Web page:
Pultrusion

Pultrusion is used for producing continuous lengths of reinforced composite with a constant cross-section. During pultrusion a continuous pulling device (such as grippers or pads) pulls the material in line through the process. Most pultrusion processes run horizontally, however specialised vertical processes also operate.

Although the mechanical properties are strongest in the machine direction (due to reinforcement fibre alignment) they can be improved in the cross wise direction by the introduction of continuous filament mat or fabrics. See also Pullwinding.

allnex products commonly used:

  • Resin
  • Catalyst
  • Additives (pigments)
  • Single end roving
  • Fabrics
  • Continuous filament mat
  • Mould release

Pull Winding

Pull winding is a variation of pultrusion where winders introduce fibres in a cross wise direction (out of alignment with the machine direction), hence increasing the out of plane mechanical properties of the final product.

Steps

  1. A combination of fibre reinforcements (typically continuous roving, continuous filament mat, cloth or veil) are pulled from creels into either a catalysed resin bath or injection die where it is thoroughly wet out by the resin. Alternatively catalysed resin may be injected at the front of the die.  The resin may contain fillers and/or specialised additives.
  2. The resin saturated reinforcement then proceeds through bushings where excess resin is removed.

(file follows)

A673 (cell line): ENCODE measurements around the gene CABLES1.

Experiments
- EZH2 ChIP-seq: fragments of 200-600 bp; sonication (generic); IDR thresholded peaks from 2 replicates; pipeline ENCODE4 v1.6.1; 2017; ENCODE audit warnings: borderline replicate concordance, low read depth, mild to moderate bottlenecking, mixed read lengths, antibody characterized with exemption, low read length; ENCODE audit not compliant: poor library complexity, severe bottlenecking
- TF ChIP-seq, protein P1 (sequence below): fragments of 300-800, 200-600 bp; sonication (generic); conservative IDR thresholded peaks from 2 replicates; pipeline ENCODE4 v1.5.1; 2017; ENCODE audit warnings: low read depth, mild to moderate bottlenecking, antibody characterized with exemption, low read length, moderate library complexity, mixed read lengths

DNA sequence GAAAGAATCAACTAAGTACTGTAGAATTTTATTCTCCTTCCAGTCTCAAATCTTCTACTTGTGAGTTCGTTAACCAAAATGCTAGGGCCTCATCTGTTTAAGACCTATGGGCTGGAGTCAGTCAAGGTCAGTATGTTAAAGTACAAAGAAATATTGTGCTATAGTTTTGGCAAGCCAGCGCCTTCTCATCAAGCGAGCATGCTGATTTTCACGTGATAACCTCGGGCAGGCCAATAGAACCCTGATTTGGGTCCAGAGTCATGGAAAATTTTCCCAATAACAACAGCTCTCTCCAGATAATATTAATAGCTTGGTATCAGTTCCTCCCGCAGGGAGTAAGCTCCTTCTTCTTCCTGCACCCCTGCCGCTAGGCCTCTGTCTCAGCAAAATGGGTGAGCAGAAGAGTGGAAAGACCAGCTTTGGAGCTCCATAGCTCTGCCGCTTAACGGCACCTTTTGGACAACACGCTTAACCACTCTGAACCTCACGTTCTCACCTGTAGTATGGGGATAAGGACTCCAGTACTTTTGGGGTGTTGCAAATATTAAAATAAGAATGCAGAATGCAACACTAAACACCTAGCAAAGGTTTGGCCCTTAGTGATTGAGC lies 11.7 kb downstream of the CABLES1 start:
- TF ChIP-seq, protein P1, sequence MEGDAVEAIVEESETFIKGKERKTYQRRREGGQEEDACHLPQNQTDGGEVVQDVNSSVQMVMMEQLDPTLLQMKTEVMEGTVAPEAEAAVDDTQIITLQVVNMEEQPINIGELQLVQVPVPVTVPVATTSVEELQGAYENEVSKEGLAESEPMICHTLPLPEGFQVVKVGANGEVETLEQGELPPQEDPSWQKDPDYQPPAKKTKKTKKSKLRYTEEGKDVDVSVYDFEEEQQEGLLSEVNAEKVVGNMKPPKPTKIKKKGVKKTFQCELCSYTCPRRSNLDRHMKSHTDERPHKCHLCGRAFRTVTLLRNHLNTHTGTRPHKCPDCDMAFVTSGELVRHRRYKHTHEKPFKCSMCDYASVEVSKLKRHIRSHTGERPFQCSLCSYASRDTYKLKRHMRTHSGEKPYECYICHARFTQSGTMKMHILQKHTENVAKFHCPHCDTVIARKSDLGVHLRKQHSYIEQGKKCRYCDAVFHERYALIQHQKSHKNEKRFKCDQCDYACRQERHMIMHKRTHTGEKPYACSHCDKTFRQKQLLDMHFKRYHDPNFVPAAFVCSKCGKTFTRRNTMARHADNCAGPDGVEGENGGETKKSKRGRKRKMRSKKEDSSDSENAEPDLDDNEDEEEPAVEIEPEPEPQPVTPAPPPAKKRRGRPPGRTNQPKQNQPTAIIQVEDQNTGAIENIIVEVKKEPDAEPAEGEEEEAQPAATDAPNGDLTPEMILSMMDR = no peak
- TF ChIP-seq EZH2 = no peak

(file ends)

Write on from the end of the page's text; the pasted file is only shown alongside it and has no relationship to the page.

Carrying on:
3. The material passes through a heated steel forming die, where it forms into the exact geometry of the die, while the heat of the die initiates the gelation and curing of the finished part.
  4. The material is cut in line to length.  Most resins and reinforcements can be used with pultrusion.  The curing system for polyester and vinyl ester resin usually consists of highly reactive 'kicker' peroxide for initial cure, in combination with medium or low reactivity peroxides to give a more gradual cure. 

Hints & Comments

  1. Parts produced by pultrusion have a constant cross-section, although some variation in cross-section is possible with variations of the process.
  2. Since parts are produced with straight fibres and glass content as high as 75%, they have very high mechanical properties in the longitudinal direction.
  3. The resin system can be enclosed to limit volatile emissions.
  4. Once the intensive set-up is complete, Pultrusion is a medium speed, economical process with a relatively low labour component.  
  5. It is best suited for high volume (long) continuous runs of the same product.
  6. The disadvantages of pultrusion are that parts are limited to constant or near constant cross-section, and the equipment and die costs can be high.